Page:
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What with all the talk of the subprime mortgage crisis and how it's effecting the common citizenry, many of whom are losing their homes, it's hard to imagine that most people looking to watch a good documentary would want to pick a film about the long-lasting effects of urban sprawl; yet, the recent arrival of Laura Dunn's The Unforeseen on DVD would almost seem like fortuitous planning as, in a lot of ways, its message is exactly what we need to hear. Though land development is the topic of choice, the greater meaning of The Unforeseen extends beyond who wants to build houses where; rather, it encourages us to stop and think about what it is we may be doing, to take stock of how our actions today may impact our future. One hopes in all this talk of bailouts and quick fixes, cool heads might prevail and think about what will happen when the band-aids will need to be replaced.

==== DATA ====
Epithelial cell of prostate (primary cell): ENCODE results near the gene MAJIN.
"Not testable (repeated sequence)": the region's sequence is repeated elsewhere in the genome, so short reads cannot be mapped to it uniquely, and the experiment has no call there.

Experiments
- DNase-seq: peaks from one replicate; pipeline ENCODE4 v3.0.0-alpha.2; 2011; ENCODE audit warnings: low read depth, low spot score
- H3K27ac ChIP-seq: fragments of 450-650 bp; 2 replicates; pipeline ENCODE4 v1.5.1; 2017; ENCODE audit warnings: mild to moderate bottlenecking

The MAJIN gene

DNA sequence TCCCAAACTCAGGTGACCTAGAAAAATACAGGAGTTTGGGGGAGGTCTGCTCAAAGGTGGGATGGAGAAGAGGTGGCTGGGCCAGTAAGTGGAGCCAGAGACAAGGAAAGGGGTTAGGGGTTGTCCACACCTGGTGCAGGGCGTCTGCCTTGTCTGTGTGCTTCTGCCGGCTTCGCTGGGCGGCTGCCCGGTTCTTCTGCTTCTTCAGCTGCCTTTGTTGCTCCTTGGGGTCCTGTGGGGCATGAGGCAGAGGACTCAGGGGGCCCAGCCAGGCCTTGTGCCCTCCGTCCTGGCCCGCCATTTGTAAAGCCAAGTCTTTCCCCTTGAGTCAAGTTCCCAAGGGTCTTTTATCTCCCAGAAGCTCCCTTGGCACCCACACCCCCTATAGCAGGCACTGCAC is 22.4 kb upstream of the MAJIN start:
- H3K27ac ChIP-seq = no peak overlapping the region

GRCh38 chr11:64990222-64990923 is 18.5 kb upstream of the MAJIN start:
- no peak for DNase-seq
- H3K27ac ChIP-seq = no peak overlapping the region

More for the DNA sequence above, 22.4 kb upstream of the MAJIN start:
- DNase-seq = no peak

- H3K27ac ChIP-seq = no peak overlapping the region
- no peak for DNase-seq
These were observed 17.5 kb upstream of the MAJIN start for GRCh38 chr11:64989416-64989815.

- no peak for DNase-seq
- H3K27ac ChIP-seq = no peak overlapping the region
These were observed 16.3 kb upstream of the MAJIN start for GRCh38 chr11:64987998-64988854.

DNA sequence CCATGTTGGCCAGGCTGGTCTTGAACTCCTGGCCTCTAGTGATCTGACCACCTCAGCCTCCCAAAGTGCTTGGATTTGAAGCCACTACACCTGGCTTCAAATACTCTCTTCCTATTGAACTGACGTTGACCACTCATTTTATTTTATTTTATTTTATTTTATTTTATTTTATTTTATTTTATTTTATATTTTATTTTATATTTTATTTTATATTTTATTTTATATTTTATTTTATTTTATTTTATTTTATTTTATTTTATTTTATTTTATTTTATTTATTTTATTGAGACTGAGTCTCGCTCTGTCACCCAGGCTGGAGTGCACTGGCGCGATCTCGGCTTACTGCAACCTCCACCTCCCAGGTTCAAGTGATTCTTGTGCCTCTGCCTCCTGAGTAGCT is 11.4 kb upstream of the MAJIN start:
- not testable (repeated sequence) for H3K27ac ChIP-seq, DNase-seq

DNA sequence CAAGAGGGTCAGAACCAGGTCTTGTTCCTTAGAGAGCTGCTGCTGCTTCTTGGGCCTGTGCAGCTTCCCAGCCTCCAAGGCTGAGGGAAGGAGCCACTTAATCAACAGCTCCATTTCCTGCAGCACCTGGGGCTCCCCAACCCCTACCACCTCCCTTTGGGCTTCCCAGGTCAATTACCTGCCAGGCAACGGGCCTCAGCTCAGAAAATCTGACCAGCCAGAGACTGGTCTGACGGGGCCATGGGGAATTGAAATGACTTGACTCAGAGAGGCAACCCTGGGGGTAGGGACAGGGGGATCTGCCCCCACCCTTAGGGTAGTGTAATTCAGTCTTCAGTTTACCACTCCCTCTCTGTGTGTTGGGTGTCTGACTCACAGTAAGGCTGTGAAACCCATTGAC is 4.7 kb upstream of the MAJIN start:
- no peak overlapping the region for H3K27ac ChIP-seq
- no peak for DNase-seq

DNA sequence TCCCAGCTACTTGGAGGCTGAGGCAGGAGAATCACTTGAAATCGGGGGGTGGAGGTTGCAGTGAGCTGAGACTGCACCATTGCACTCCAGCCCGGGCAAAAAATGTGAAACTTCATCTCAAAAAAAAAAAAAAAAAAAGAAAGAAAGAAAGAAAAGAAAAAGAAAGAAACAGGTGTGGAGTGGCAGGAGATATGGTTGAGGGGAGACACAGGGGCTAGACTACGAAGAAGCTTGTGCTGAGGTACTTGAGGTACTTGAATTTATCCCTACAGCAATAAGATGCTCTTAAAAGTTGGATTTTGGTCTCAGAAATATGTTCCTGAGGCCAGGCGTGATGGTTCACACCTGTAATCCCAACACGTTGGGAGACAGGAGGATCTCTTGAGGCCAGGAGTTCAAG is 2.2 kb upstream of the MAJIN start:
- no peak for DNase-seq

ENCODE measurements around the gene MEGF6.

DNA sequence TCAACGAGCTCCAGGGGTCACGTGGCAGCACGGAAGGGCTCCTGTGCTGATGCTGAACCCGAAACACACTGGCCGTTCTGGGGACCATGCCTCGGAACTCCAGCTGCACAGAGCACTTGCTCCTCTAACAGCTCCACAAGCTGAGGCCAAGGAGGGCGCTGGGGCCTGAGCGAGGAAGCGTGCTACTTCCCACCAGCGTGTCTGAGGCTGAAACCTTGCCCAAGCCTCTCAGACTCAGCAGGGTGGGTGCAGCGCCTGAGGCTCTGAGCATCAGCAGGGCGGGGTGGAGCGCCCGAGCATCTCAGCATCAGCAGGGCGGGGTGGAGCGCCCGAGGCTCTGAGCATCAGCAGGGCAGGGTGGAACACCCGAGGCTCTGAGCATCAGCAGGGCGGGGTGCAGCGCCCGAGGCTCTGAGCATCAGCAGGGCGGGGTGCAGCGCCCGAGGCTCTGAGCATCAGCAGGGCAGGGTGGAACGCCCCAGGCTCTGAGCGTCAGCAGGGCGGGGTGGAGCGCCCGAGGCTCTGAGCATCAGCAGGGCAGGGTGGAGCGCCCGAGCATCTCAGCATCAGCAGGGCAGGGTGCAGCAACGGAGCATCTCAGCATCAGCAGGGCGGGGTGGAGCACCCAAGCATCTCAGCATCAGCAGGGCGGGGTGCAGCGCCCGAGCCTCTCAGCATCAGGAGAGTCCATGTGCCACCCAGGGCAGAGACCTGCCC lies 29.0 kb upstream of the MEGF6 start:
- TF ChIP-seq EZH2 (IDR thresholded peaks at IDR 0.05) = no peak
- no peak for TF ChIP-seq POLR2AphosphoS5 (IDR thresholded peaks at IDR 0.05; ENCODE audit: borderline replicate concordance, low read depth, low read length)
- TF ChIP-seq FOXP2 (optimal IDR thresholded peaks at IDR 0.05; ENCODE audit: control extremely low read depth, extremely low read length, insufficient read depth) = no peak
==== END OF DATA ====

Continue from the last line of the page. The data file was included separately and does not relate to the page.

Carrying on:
Dunn's movie takes its basic narrative structure from the ups and downs of Gary Bradley, a land developer who left a small town in West Texas to seek his fortune in Austin in 1972. Bradley conceived of the Circle C Ranch, an expansive suburb that would create 10,000 affordable homes. Bradley's efforts were beset with problems from the start, but he hit a real wall in the 1980s when the savings & loan failure suddenly left him in debt without any security. In this climate, a bigger corporation, Freeport/McMoRan, stepped in and appended their Barton Creek development to Circle C. When the local community caught wind of what was going to happen, they feared for their natural resources, specifically the natural waters of Barton Springs, where Austin families had been swimming for generations. An unprecedented level of community protest arose, and the city government had no choice but to go with the will of the people, severely limiting what Bradley and his new allies could do on their land.